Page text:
Please let me know if you get any error when trying to leave a comment – send me a quick note to udi [at ] This will be much appreciated!

As part of my attempt to resolve this, I updated all my plugins. And as a result it seems all my Facebook likes vanished. Great…

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It seems something is wrong with the commenting mechanism. I already got two people telling me they were unable to leave comments. Could you let me know if this happens to you? Either at Twitter: @uschles, or by email? Udi [at]

Seems to be working fine when I try it….

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getting off a mailing list

Removing yourself and getting off from mailing lists used to be a problem in the past. But the CAN-SPAM Act mostly changed that. Or better phrased, clearly defined what is legal and what is not. I’m specifically referring to two clauses as defined by Wikipedia:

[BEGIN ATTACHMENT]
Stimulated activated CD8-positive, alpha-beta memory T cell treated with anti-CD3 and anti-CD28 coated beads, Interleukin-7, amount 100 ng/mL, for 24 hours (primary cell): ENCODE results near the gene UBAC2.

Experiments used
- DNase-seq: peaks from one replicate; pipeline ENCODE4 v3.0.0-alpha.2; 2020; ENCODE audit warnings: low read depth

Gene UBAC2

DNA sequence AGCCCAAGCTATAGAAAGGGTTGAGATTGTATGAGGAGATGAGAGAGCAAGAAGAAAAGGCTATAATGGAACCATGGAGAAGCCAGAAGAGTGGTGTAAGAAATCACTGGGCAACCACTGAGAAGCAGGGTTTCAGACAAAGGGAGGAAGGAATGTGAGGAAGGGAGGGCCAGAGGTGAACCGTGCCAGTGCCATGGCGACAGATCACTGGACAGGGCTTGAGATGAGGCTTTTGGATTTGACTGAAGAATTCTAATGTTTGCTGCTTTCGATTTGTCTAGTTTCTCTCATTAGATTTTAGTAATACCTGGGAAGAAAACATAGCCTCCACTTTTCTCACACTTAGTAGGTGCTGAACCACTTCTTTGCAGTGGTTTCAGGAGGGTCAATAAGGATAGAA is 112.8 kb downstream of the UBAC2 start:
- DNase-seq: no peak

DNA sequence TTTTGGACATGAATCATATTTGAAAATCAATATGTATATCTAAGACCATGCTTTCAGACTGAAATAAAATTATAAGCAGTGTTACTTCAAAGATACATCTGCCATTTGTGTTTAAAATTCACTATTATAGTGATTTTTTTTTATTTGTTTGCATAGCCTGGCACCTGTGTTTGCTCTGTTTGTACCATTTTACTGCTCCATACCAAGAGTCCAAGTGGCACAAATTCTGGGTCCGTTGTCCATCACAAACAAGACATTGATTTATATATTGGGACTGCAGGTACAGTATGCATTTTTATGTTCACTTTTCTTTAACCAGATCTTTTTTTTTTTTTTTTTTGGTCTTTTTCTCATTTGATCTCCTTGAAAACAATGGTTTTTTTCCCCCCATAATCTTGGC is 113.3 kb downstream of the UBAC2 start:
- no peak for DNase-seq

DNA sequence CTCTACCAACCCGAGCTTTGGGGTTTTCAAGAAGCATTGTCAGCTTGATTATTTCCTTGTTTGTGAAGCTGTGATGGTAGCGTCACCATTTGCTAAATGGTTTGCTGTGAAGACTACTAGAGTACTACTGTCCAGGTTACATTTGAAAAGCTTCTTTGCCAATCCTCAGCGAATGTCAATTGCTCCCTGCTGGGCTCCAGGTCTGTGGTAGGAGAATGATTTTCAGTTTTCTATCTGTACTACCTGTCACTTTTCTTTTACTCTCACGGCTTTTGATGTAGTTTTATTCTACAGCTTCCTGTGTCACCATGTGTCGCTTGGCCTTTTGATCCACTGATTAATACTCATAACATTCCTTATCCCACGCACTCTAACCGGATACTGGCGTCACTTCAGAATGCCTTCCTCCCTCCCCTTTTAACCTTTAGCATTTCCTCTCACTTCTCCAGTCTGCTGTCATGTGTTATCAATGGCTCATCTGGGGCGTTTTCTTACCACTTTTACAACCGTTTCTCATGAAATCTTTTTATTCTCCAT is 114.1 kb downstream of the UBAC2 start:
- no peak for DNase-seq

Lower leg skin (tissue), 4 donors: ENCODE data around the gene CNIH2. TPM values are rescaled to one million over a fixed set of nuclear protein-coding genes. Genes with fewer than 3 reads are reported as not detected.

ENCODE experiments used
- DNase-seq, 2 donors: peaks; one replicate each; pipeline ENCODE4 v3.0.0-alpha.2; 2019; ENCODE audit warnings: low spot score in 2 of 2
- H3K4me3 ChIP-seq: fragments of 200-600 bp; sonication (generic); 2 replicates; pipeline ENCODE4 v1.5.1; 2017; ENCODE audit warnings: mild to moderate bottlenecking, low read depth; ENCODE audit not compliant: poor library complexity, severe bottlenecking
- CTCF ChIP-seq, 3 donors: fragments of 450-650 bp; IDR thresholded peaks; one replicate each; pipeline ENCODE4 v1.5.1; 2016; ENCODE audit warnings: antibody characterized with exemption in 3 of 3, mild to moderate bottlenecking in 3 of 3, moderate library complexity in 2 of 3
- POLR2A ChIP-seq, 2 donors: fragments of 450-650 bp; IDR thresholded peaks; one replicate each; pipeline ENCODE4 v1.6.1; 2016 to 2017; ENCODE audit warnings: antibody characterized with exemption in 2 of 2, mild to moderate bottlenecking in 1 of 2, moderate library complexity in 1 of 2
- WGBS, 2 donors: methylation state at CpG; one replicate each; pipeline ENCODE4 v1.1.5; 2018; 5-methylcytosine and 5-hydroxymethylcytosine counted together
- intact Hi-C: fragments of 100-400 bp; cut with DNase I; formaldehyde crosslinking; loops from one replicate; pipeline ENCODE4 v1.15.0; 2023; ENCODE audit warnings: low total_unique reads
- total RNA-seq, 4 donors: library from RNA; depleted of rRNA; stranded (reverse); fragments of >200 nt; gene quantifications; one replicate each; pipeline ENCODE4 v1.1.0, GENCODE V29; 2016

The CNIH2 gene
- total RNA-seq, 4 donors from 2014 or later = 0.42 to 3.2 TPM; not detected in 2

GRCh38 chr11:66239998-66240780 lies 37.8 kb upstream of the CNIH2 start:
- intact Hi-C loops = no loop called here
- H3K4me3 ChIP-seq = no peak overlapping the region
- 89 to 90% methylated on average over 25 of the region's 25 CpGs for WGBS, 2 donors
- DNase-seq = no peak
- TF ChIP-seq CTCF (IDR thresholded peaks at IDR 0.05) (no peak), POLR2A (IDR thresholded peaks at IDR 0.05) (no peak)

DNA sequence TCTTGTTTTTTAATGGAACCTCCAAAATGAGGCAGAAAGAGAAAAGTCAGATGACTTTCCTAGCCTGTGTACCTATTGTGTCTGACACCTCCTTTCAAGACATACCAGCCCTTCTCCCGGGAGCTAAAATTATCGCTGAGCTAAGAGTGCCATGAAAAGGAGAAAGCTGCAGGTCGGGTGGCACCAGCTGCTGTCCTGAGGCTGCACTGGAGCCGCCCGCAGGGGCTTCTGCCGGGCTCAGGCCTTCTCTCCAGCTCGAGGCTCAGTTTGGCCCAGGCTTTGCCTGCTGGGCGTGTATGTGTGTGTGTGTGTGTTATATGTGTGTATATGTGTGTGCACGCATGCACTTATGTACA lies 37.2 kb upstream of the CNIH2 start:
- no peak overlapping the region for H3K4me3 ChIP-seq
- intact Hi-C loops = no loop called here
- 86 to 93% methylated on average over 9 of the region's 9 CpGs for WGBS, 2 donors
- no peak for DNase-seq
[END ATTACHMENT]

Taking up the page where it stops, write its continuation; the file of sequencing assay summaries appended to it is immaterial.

• A visible and operable unsubscribe mechanism is present in all emails.
  • Consumer opt-out requests are honored within 10 days.

With that being said, I’m sure you’ve been in the following situation: One day, you start getting emails from a mailing list you never joined. Sometimes there is an ‘unsubscribe’ link at the bottom which works, sometimes it does not work and sometimes there isn’t even one. As the above states, all of these are illegal.

Affiliate marketers who use mailing lists for email marketing are required to use a double opt-in, meaning, when someone gives their email address, they get a confirmation email which requires approval. On top of that, there must always an unsubscribe option, which must always work, and the marketer needs to include his address on the bottom of the email.

I’ve joined countless mailing lists and have often unsubscribed (“opted-out”). I have no problem with this. They’re doing everything by the book – no one forced me to join.

What I don’t like is being included in mailing lists which I never joined. Let’s break these to four groups sorted in order of notoriety.

The first , and the one I find least annoying, occurs when a company you’ve handed a business card at a conference includes you in their list. I don’t know the legality of that – perhaps if you’ve given them a card you are granting them permission (could be in the fine print since sometimes you participate in a raffle). This happens frequently enough that I’m not really sure (and I’m no attorney). In this case, almost always unsubscribing works.